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    Archive for the ‘fiber pills’ Category

    Intern On A Mission!

    190154-1Over the past few months, University of Nebraska Lincoln freshman Laura Smith has been of tremendous help to me as the first-ever Small Bites intern.

    A few weeks ago, I asked her to visit one or two vitamin stores in her city, assume the role of a regular customer, and ask sales representatives at these stores what they would recommend for her now that “she is under doctor’s orders” to eat more fiber and improve her cholesterol levels (FYI: she isn’t really, I just concocted that).

    Here is what Laura was told at a store called Complete Nutrition (in her words):

    I was told to take a multivitamin, as this will help improve nutrients and my cholesterol level.  I was also told to take Tone, a product that “attacks stubborn fat by shrinking fat cells while maintaining existing lean muscle”.  According to the salesperson, Tone has been clinically tested to support fat loss while maintaining normal cholesterol levels and promoting healthy heart functions. The key ingredients are CLA, Omega 3 fatty acids, and GLA.  I was also told to make sure to take protein.

    Sigh.  Wow.  Deep sigh.  Okay.

    If someone were to ask my recommendations to follow these “doctor’s orders”, I would say:

    • Increase soluble fiber intake by consuming oatmeal/oat-based cereals/oat bran, beans (especially kidney beans), nuts, psyllium husks (adding one tablespoon to a smoothie), fruits, and vegetables.
    • Lower intake of full-fat dairy and red meat
    • Prioritize foods with healthier fats (ie: add 1 Tablespoon ground flax to cereal, soup, or smoothie; replace cheese in sandwich with avocado, etc.)

    Let’s analyze Complete Nutrition’s advice:

    1. “Take a multivitamin”: Completely irrelevant within the scope of cholesterol management.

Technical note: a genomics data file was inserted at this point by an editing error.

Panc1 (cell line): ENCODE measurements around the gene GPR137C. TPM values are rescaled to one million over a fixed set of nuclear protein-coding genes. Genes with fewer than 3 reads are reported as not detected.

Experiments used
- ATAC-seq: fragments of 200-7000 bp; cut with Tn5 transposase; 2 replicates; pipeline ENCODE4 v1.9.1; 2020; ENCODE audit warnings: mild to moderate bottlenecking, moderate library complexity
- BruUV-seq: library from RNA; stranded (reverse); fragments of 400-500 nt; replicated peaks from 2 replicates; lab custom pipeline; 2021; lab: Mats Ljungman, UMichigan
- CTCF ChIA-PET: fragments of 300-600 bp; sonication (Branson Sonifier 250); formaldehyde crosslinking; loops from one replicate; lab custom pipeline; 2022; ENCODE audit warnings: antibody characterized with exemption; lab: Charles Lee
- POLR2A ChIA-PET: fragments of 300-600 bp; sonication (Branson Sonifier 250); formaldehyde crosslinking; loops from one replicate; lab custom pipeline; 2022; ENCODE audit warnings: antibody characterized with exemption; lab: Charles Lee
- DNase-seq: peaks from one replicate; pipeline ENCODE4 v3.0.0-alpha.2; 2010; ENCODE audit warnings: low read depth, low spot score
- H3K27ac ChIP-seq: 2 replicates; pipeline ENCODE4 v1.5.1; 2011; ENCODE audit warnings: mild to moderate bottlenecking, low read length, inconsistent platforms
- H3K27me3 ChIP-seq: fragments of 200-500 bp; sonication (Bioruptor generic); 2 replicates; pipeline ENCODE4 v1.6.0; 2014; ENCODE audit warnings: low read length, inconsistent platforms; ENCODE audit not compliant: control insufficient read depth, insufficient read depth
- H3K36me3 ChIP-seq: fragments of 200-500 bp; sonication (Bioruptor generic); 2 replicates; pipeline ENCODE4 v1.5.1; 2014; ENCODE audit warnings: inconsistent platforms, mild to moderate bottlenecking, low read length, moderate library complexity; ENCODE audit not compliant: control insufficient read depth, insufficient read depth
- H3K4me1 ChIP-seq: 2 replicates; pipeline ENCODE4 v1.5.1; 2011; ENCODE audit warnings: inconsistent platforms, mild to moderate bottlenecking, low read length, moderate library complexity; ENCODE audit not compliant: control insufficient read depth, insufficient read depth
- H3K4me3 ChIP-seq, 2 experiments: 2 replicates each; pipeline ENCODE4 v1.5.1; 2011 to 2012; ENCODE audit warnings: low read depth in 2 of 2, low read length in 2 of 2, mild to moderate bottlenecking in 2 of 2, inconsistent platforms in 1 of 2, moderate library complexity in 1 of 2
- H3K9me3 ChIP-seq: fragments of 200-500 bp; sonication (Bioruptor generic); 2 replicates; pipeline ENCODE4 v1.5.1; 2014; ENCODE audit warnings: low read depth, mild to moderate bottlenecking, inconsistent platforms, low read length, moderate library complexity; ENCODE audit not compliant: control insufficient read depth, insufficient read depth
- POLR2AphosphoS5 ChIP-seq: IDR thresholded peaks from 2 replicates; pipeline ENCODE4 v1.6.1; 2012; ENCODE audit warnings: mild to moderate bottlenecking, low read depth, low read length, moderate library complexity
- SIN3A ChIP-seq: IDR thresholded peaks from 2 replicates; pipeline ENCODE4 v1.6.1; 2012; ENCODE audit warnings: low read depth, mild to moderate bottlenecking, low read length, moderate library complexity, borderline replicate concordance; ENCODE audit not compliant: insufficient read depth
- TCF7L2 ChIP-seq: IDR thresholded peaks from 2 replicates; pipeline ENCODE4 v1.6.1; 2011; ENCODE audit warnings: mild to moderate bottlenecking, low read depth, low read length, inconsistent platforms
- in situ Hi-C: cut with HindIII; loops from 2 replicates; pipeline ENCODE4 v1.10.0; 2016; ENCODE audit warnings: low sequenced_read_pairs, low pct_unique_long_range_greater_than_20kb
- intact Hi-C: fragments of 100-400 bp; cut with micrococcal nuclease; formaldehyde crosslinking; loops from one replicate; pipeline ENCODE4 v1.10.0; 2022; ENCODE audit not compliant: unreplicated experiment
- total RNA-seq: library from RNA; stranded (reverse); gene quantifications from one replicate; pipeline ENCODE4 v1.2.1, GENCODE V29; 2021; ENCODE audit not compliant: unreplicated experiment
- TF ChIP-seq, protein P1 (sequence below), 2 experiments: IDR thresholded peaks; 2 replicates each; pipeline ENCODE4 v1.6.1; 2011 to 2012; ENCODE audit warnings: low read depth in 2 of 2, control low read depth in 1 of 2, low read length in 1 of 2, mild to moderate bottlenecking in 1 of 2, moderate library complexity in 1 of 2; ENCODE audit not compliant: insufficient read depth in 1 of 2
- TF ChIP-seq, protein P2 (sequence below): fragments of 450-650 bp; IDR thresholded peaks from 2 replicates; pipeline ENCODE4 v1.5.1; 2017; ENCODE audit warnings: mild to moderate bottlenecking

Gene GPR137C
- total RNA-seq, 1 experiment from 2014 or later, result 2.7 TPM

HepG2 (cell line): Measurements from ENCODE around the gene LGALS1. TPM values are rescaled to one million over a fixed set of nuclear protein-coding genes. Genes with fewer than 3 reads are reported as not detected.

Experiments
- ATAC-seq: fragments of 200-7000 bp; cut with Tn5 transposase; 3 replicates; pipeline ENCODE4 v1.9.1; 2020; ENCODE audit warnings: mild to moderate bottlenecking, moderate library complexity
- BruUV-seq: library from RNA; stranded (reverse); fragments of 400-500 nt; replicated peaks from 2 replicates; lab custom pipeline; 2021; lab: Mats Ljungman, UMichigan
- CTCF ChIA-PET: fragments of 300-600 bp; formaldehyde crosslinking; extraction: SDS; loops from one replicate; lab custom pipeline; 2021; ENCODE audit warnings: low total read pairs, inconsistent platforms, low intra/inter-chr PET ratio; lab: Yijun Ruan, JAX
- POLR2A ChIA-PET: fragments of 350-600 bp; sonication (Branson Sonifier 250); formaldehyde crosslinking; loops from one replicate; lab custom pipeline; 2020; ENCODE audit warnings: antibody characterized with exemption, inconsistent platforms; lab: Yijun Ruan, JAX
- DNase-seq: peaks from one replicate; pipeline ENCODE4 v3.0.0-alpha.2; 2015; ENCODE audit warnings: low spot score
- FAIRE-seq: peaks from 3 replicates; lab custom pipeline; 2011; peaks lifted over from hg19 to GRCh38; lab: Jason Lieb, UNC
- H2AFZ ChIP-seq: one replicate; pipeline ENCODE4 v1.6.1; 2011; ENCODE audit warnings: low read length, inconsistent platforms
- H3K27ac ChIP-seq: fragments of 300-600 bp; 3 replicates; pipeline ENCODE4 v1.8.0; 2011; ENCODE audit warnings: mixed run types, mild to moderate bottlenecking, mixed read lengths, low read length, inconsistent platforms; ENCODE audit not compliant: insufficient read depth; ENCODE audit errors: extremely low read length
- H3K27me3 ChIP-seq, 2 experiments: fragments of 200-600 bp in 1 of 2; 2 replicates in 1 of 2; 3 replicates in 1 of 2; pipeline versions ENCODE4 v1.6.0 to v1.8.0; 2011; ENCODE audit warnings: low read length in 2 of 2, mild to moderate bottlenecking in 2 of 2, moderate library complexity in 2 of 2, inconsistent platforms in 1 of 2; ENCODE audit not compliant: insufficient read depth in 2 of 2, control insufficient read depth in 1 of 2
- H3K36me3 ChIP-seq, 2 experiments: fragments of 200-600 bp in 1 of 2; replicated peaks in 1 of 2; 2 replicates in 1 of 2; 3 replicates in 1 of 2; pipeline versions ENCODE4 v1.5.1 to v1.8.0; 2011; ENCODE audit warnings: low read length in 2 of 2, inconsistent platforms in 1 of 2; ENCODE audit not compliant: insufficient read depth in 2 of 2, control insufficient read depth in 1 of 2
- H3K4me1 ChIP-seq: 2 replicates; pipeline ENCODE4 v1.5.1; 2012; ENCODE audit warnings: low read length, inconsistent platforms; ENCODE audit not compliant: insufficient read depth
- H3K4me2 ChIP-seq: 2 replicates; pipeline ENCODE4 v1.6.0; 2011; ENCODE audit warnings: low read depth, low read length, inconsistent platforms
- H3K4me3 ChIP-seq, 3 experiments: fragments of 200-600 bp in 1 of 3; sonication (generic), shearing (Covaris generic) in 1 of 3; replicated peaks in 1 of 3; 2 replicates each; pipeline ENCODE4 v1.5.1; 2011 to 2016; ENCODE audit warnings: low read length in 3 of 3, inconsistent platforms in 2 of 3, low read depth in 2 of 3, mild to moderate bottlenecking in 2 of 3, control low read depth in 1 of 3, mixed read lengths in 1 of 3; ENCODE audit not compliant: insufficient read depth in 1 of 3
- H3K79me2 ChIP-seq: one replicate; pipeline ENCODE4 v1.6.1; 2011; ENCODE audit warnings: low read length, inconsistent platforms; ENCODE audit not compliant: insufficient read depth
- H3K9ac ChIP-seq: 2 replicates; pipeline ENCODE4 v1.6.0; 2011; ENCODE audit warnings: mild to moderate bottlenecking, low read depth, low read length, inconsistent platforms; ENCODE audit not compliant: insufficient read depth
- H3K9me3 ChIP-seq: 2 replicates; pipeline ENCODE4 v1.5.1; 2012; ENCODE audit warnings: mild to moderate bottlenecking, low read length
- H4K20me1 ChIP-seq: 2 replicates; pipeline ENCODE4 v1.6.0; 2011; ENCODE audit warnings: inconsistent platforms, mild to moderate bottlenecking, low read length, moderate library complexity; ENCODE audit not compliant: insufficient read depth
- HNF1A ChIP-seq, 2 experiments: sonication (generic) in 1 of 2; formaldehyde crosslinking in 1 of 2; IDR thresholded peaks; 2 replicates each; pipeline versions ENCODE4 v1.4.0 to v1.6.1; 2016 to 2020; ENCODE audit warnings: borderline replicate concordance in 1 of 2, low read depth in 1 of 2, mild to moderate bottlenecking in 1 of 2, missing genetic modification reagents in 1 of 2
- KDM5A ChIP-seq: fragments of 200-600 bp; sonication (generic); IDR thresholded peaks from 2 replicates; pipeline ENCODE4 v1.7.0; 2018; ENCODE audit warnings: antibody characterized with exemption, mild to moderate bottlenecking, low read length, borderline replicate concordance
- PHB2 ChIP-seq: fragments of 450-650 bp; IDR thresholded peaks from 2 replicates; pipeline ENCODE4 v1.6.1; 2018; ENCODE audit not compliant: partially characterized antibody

2. “Take Tone”: I love the notion of products attacking “stubborn fat”, as if there were some type of special fat that simply did not respond to food.  While the presence of omega-3s in this product is helpful, this customer would be better off eating food that offers omega-3 fatty acids and fiber simultaneously (i.e.: walnuts, ground flax).  They would save money, too!
    3. “Make sure you get protein”.  Also irrelevant from a cholesterol management standpoint.  As I have said many times on Small Bites, no one in the United States needs to worry about not consuming enough protein.  The average adult — without even trying — consumes approximately two and a half times their daily requirement.

    Here is what Laura was told at GNC:

    They told me to take fish oil, either a triple strength variety once a day, or a normal strength three times a day. They also told me to take a fiber supplement, either in a chewable or pill form.

    While not ideal (my rule is “food first, then supplements”) this at least focuses on the right nutrients — healthier fats and fiber.  I understand, though, that GNC has products to sell and can’t be expected to suggest skipping their products and heading to the grocery store instead.

    And, truth be told, I often recommend omega-3 supplementation to people who do not consume sufficient amounts of fish or sea vegetables each week to cover their needs.  In my book, omega-3 and vitamin D supplementation are two things almost everyone should be doing.

    It’s more the fiber supplement advice that I find comical.  Most fiber supplements add 4 to 6 grams of fiber to your day, the same amount you can get from an apple or a medium banana or a half cup of lentils.

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    You Ask, I Answer: Fiber Supplements

    citrucel_capletsWhat is, in your opinion, the healthiest fiber supplement?

    I have used psyllium husks for a long time in smoothies but have recently switched to Citrucel because of the delightful taste (it’s just like tang) and convenience.

    This is somewhat of a contridiction for me because I have made it a habit to avoid beverages high in sugar like soda and ice tea, and I’m concerned about the sugar content in Citrucel.